I read up on B. Analayo's Agama comparative notes between the passage in question in various EBT schools (pali, more than one agama lineage, sanskrit...).

But he didn't have the part I'm interested in. He talks about how one recension talks about Buddha as a boy experiencing all 4 jhanas instead of just first jhana for example.

Does anyone have quote and references for the passages in question?

In the pali version, all it says is while his father was working, buddha sat down in the cool shade of a tree and spontaneously entered first jhana.

I'm especially interested in one of the Agamas, which says the same thing, but adds that right before he entered jhana, he had been observing the dukkha of watching earthworms getting eaten by birds.

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I could find the part about the 4 jhanas instead of only the first jhana, but I could not find the part about the earthworms.

From Ekottarāgama 31.8 of the Taisho Tripitaka:

「爾時,我作 是念:『今日可食一果。』爾時我便食一果。當 我食一果之日,身形萎弱不能自起居,如 年百二十,骨節離散不能扶持。比丘當知, 爾時一果者,如似今日小棗耳。爾時,我復作 是念:『非我成道之本,故當更有餘道。』爾時, 我復作是念:『我自憶昔日,在父王樹下無 婬、無欲,除去惡不善法,遊於初禪;無覺、 無觀,遊於二禪;念清淨無有眾想,遊於 三禪;無復苦樂,意念清淨,遊於四禪。此或 能是道,我今當求此道。』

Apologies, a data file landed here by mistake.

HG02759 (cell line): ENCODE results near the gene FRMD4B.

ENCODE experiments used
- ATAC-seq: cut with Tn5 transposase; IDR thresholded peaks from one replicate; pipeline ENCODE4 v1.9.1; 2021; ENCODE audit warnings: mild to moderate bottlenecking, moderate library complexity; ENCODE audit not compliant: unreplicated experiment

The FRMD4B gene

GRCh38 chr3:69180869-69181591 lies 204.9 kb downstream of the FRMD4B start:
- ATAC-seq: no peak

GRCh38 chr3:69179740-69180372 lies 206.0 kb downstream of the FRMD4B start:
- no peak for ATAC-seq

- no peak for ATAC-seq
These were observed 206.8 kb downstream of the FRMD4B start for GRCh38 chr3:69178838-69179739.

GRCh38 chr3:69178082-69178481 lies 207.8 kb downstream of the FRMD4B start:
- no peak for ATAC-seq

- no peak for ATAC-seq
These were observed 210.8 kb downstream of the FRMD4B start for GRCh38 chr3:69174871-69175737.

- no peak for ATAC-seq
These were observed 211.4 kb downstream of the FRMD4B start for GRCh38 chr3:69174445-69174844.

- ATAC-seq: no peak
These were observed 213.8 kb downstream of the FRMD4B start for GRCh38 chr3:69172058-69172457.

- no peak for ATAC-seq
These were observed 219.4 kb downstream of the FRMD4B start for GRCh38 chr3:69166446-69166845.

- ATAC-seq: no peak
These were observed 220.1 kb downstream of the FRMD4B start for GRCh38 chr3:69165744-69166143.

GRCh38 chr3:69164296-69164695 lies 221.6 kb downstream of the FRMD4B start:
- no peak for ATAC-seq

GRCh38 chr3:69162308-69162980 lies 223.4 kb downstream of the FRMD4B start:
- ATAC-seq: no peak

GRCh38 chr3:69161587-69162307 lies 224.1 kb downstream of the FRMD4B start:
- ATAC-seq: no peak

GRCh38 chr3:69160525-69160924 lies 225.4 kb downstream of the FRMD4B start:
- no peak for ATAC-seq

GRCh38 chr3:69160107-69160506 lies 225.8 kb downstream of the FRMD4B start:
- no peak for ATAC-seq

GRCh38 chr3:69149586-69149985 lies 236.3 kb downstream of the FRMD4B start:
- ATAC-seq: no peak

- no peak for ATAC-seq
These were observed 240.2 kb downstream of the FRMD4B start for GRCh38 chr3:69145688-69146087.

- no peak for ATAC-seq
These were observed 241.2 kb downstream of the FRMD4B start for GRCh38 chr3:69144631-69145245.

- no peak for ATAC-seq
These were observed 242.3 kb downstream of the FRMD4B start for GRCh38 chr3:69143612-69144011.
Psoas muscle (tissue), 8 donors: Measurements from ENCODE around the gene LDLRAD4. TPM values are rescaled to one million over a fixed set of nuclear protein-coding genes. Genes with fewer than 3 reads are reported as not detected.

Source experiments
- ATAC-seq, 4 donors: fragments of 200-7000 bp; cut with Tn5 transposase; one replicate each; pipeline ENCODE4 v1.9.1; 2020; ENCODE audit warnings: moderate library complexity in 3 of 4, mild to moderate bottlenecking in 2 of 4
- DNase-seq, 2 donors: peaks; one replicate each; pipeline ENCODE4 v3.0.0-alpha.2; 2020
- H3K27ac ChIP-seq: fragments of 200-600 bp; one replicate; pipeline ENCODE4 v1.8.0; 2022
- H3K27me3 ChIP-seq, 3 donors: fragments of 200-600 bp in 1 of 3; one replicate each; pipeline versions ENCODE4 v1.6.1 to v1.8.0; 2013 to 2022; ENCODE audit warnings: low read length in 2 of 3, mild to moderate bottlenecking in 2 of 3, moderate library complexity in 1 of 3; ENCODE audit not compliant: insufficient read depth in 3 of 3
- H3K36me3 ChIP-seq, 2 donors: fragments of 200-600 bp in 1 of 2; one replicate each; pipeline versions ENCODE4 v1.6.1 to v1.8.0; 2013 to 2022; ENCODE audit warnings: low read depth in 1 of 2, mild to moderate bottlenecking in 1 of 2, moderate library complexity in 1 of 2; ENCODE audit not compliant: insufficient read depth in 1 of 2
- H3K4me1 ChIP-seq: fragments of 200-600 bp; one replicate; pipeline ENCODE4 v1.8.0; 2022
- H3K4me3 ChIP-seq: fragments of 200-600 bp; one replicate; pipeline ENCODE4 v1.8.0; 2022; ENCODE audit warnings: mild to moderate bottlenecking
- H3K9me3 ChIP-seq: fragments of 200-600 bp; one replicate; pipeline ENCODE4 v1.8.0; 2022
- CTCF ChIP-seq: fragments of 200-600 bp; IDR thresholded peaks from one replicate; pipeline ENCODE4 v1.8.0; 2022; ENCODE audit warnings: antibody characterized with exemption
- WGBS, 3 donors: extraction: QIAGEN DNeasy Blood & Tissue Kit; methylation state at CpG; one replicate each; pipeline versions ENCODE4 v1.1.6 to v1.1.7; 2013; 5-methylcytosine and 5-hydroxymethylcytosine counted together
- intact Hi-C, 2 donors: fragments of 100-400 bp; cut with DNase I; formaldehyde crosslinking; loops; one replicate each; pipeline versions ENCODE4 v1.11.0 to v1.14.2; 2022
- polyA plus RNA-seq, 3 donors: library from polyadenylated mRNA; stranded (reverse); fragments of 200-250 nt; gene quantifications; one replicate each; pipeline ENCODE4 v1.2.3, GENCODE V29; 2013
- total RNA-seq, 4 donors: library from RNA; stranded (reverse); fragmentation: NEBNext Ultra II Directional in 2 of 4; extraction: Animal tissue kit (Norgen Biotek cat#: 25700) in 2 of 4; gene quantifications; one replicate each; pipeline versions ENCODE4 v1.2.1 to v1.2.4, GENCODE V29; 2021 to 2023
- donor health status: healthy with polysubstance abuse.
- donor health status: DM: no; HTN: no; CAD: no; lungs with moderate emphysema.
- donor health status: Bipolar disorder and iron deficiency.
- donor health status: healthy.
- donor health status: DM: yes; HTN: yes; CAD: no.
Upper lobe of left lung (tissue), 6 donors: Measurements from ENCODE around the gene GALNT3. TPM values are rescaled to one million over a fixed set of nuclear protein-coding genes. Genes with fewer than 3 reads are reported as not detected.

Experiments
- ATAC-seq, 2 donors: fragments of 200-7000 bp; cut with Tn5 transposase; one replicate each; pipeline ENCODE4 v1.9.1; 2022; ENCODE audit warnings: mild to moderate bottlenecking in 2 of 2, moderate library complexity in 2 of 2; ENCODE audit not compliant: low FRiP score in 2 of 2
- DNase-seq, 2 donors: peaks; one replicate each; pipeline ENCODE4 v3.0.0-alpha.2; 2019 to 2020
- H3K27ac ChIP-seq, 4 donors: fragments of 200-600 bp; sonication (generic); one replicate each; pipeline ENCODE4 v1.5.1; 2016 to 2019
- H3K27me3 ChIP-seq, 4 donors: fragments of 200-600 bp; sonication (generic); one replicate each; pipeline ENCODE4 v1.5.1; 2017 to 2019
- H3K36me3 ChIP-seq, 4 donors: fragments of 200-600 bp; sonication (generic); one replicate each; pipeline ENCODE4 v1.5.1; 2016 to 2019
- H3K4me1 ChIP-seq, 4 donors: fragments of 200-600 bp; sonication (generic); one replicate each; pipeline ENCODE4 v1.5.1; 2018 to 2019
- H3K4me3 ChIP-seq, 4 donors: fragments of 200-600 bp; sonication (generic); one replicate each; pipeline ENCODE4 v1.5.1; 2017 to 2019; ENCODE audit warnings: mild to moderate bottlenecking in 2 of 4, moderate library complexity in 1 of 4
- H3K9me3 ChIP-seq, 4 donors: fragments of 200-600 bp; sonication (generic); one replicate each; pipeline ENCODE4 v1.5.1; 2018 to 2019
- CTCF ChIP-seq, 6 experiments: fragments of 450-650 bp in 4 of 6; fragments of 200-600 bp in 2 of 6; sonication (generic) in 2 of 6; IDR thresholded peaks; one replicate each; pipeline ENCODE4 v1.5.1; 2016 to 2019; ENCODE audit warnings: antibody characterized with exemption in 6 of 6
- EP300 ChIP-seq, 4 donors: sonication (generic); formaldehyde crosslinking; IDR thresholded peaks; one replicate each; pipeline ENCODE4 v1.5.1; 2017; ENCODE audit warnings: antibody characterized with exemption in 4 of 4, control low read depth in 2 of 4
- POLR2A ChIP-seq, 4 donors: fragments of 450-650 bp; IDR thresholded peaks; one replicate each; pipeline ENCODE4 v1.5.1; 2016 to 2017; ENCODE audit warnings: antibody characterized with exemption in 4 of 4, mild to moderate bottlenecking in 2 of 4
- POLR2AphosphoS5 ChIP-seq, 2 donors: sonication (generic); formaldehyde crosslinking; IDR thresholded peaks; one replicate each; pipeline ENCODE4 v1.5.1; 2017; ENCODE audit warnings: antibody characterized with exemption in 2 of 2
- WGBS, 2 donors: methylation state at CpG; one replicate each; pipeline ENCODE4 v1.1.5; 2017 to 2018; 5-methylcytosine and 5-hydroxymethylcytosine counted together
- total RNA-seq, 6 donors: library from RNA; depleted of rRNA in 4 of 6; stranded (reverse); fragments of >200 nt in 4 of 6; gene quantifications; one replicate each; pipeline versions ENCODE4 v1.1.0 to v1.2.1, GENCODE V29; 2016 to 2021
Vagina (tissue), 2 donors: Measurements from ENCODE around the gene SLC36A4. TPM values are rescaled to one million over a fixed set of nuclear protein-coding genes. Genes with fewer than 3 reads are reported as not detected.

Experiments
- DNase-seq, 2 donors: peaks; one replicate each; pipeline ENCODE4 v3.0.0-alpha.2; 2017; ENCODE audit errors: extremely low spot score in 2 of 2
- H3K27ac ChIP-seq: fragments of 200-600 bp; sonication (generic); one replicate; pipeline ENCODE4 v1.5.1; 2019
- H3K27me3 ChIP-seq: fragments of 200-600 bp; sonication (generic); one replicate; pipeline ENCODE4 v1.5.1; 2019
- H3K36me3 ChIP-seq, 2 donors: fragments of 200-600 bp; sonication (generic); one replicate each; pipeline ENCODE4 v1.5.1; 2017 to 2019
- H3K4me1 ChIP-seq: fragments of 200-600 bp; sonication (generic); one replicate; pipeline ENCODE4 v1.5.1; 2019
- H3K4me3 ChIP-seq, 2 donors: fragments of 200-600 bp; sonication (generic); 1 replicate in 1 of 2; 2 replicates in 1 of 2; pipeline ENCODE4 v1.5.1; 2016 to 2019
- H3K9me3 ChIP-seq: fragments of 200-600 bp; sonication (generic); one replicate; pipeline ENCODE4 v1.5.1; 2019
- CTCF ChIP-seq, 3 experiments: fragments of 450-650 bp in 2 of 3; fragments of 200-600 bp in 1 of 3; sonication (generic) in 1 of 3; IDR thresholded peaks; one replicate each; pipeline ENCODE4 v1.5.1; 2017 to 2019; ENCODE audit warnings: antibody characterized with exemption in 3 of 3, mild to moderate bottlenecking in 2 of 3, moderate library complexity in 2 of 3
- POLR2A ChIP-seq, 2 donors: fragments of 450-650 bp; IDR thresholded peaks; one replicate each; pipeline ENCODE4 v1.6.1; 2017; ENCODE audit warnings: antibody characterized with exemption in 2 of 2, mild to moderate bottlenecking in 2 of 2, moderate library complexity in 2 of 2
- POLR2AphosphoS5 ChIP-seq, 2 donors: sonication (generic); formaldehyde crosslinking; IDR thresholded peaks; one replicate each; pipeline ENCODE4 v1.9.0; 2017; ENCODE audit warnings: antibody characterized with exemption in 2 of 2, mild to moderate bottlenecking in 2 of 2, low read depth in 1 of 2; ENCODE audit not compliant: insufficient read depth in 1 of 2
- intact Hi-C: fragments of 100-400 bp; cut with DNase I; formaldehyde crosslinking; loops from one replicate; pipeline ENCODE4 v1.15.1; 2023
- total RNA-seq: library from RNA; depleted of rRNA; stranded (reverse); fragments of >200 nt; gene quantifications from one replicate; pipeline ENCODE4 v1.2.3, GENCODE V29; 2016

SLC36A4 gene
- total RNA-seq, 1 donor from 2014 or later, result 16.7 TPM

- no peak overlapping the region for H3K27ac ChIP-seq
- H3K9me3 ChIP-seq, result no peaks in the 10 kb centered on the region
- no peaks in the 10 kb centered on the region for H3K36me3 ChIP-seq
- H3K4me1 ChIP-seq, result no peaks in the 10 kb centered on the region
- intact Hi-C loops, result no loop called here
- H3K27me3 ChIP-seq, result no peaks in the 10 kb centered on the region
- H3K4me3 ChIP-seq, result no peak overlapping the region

Using Google Translate, I got:

"At this time, I just said: "I can eat one fruit today." At this time, I eat one fruit. When I eat one fruit, I am weak and unable to live by myself. For example, when I am a hundred and twenty, my joints cannot be separated. Support. Bhikkhus should know that when there is a fruit, it is like today's jujube ears. When you are here, I repeat it by saying: "It is not the foundation of my enlightenment, so I should have more surplus." "I recall from the past, under my father’s tree, there was no lust, no desire, no evil and unwholesome dhammas, swimming in the first meditation; no awareness, no insight, swimming in the second meditation; pure mind without many thoughts, swimming in the third meditation; Resume suffering and happiness, pure mind, swim in the four meditations. This may be the Tao, I should ask for it now."

The Chinese used in the agama is probably a bit different from modern Chinese, so the machine translation may be inaccurate.

Ekottarāgama is the Sanskrit equivalent of the Pali collection of Aṅguttara Nikāya.

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